Appellant was indicted for violating Code Ann. 26-1506 in that he "did unlawfully possess an article, to wit: one black and white G.E. portable T.V. set from which the manufacturer's serial number has been removed for the purpose of concealing and misrepresenting the identity of such article . . ." Appellant was convicted and appeals from the judgment and sentence entered on the jury verdict.
1. In related enumerations of error appellant attacks several evidentiary rulings by the trial judge and urges that the "probative" evidence admitted at trial was insufficient to support the finding of guilt. The evidence adduced at trial was as follows: The police were investigating a residential burglary and received information that the stolen property was located at appellant's residence. Acting on this information, the police obtained a warrant to search the premises. Contrary to appellant's assertions, the aforesaid testimony was admissible under Code Ann. 38-302. Forbes v. State, 51 Ga. App. 465 (2) (180 SE 914) (1935)
. Execution of the warrant revealed that appellant was in possession of a television set, the paper identification number of which had been "pulled off." Only the "residue" of this identification tag remained on the set. Rogers v. State, 139 Ga. App. 656 (229 SE2d 132) (1976)
. Compare Blair v. State, 144 Ga. App. 118 (2) (240 SE2d 319) (1977)
. For this reason it could not be determined whether the television set was stolen property. The officer testified, over appellant's objection, that at the time the television was seized he also found and seized other items which had been reported to him as stolen. Contrary to appellant's assertions, it was not error to admit this testimony. See Bixby v. State, 234 Ga. 812 (218 SE2d 609) (1975)
; Frazier v. State, 150 Ga. App. 343 (258 SE2d 29) (1979)
; Cantrell v. State, 154 Ga. App. 725 (1) (270 SE2d 12) (1980)
; Cleveland v. State, 155 Ga. App. 267
, 268 (2) (270 SE2d 687
) (1980). Nor was this testimony objectionable as being hearsay on the question of whether these other goods were "stolen." The officer did not testify they were "stolen" and his testimony was not admitted to prove they were. The officer testified from direct observation and by way of explaining his conduct and as a circumstance of the arrest that he seized goods which were in appellant's possession that had been reported as stolen. See Germany v. State, 235 Ga. 836
, 840 (2) (221 SE2d 817
) (1976). See also Calhoun v. State, 135 Ga. App. 609
, 610 (2) (218 SE2d 316
) (1975). Appellant testified that he had been approached by a friend whom he had known about a month and who stated "he needed some money" and wished to sell some property. According to appellant, he purchased the television, without knowledge of its lack of an identification number, for $75 from his friend, "just more or less trying to help him," in a transaction in which he also purchased for an additional $75 the following: two or three jewelry boxes containing "assorted jewelry," a "[b]unch of jewelry," though appellant "didn't pay real good attention to what was in them"; "about four or five knives"; and a "little tote bag" that appellant "didn't really buy . . . [his friend] just throwed . . . it."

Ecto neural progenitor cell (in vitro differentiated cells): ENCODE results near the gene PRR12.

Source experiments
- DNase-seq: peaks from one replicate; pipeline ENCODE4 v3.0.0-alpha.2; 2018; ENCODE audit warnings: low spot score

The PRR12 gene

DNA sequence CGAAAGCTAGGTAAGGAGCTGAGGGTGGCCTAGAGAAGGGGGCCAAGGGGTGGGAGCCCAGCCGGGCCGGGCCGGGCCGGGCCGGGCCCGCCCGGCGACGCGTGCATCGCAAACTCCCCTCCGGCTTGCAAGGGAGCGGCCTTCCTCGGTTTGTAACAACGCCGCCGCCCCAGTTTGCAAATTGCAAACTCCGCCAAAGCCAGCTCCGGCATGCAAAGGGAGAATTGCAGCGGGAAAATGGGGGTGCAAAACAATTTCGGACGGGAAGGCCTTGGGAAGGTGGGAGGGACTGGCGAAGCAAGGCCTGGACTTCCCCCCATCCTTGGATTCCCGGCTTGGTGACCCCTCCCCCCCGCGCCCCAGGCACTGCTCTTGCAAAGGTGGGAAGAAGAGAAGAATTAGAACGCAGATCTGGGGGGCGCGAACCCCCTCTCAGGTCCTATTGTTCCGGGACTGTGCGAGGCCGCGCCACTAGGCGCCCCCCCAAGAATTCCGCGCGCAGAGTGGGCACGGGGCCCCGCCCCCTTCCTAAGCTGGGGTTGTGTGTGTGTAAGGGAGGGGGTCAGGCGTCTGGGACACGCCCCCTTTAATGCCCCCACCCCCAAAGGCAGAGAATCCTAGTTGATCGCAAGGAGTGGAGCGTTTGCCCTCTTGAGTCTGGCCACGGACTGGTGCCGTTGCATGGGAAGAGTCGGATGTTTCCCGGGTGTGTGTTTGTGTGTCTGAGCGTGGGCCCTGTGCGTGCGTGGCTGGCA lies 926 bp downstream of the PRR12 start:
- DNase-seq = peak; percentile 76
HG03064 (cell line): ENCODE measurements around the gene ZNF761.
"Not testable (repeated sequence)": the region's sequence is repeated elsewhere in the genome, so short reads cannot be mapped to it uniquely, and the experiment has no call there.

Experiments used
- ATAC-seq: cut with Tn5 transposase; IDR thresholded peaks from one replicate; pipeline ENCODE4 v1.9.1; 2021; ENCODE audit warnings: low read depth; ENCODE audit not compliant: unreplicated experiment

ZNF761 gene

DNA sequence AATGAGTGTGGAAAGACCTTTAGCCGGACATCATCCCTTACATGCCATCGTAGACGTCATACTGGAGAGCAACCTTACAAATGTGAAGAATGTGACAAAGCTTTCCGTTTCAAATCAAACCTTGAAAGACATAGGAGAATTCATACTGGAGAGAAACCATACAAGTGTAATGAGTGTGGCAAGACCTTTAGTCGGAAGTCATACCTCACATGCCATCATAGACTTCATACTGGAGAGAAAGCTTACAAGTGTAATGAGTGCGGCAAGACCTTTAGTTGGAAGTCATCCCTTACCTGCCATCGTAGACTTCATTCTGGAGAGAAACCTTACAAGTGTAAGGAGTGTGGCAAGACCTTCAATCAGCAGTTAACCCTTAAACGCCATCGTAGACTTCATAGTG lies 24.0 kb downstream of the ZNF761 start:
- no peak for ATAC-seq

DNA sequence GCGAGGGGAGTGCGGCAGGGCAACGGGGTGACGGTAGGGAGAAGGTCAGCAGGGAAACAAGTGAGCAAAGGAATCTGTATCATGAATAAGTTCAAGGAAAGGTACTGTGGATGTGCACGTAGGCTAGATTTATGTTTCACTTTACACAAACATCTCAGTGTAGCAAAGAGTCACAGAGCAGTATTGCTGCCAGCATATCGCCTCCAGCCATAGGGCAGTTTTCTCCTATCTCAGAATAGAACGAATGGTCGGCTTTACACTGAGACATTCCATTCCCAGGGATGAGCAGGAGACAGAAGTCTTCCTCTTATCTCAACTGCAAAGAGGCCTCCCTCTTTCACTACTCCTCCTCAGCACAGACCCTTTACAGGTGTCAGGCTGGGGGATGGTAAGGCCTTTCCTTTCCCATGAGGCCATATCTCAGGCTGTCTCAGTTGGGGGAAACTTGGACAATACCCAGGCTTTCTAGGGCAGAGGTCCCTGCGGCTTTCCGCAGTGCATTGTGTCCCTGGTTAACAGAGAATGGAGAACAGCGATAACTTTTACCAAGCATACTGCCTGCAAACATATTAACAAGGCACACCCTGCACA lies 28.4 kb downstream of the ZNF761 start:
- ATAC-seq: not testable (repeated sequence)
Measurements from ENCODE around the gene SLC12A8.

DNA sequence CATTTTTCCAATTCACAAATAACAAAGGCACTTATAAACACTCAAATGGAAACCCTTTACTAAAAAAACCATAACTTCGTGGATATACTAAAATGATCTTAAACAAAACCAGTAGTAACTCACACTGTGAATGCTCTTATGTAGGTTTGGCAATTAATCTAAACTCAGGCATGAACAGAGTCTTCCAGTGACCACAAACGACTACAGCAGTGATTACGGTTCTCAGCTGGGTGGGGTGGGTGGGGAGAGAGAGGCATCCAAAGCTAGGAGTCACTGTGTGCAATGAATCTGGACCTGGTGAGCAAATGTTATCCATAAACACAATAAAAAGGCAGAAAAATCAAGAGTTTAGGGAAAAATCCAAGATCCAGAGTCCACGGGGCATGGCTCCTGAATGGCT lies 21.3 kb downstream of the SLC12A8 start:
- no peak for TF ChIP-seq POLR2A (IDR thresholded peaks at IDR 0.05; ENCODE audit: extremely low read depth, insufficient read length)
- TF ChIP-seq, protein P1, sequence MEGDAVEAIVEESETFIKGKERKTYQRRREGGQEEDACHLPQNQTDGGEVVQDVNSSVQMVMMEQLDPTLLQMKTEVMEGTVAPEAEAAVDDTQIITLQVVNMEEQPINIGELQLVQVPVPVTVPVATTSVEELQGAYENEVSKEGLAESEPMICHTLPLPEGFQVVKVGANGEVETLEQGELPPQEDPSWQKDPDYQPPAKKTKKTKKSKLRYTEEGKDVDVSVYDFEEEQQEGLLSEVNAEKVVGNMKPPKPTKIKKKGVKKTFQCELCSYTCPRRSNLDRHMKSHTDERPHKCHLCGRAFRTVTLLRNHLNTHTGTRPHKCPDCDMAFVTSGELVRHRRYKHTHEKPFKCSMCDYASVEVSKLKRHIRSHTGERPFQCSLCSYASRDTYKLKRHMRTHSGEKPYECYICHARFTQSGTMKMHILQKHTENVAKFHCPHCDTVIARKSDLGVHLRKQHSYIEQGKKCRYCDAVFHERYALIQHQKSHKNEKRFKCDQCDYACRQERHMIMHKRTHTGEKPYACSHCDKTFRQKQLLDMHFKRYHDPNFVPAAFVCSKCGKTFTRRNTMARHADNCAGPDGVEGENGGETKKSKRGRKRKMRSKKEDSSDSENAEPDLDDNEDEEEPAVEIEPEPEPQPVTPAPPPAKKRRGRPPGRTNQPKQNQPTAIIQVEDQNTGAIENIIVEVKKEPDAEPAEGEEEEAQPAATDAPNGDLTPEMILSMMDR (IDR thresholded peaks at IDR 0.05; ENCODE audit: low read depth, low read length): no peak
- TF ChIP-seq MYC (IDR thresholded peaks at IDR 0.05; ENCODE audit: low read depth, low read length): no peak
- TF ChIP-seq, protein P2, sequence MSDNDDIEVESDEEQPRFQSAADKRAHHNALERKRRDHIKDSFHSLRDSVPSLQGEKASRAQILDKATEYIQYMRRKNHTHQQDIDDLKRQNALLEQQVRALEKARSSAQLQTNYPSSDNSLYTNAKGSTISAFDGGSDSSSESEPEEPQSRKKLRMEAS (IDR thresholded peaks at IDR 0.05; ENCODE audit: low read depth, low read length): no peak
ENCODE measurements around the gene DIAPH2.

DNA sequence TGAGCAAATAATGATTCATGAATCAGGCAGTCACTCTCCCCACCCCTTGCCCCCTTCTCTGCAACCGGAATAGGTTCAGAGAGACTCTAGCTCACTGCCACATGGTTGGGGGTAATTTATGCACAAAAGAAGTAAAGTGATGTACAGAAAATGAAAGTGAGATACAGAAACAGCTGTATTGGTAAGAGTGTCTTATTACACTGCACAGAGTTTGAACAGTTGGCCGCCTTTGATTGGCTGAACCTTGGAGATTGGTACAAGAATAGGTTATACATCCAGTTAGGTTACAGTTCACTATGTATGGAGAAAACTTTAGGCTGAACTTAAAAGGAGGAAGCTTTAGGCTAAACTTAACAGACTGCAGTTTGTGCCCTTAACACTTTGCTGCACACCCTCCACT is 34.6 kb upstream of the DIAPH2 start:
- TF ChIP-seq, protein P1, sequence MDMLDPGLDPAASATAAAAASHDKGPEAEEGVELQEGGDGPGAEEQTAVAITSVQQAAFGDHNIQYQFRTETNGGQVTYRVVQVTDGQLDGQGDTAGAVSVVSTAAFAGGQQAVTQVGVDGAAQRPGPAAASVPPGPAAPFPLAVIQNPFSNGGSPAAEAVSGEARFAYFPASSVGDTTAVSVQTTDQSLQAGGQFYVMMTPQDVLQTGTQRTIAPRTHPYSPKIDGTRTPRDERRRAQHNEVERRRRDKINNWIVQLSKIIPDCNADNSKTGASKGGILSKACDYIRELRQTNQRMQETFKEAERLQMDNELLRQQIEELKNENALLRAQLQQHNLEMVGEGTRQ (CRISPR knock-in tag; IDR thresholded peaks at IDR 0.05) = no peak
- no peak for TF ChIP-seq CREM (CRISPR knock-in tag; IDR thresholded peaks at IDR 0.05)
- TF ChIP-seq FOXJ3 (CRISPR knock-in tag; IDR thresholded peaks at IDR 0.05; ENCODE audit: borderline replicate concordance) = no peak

"We believe the case is controlled by the well established principle that knowledge or scienter may be proved, like any other fact, by circumstantial evidence. [Cits.] Even though knowledge is denied by the defendant, the jury would be authorized to return a verdict of guilty based on the circumstances of the case. [Cits.]" Rogers, 139 Ga. App. at 657, supra. The evidence supports a finding that appellant bought the television set with "guilty knowledge" that the identification number had been removed for purposes of destroying or concealing its identity. See Birdsong v. State, 120 Ga. 850, 852 (3) (48 SE 329) (1904).
2. Appellant enumerates as error the denial of his motion for mistrial lodged after the assistant district attorney in his closing argument allegedly introduced, in violation of Code Ann. 81-1009, prejudicial matters not in evidence. We have carefully reviewed the alleged improper argument and find no reversible error. It is apparent that the assistant district attorney was merely attempting to impress upon the jury the gravity of the criminal offense appellant was charged with committing, Huff v. State, 45 Ga. App. 244 (164 SE 86) (1932)
, and the necessity for enforcement of that law, Terhune v. State, 117 Ga. App. 59
, 60 (5) (159 SE2d 291
) (1967), in order to effectuate the prevention and deterrence of crime, Chambers v. State, 134 Ga. App. 53
, 54 (4) (213 SE2d 158
) (1975). In so doing the attorney for the state was authorized to argue "all reasonable inferences and deductions which [might have been] drawn from the evidence however illogical they [might have seemed] to [appellant]. [Cits.] The discretion of the trial court in handling these matters will not be disturbed on appeal except in clear cases of abuse and we find none here. [Cits.]" Minor v. State, 143 Ga. App. 457
, 458 (238 SE2d 582
Jeff C. Wayne, District Attorney, Bruce L. Udolf, Assistant District Attorney, for appellee.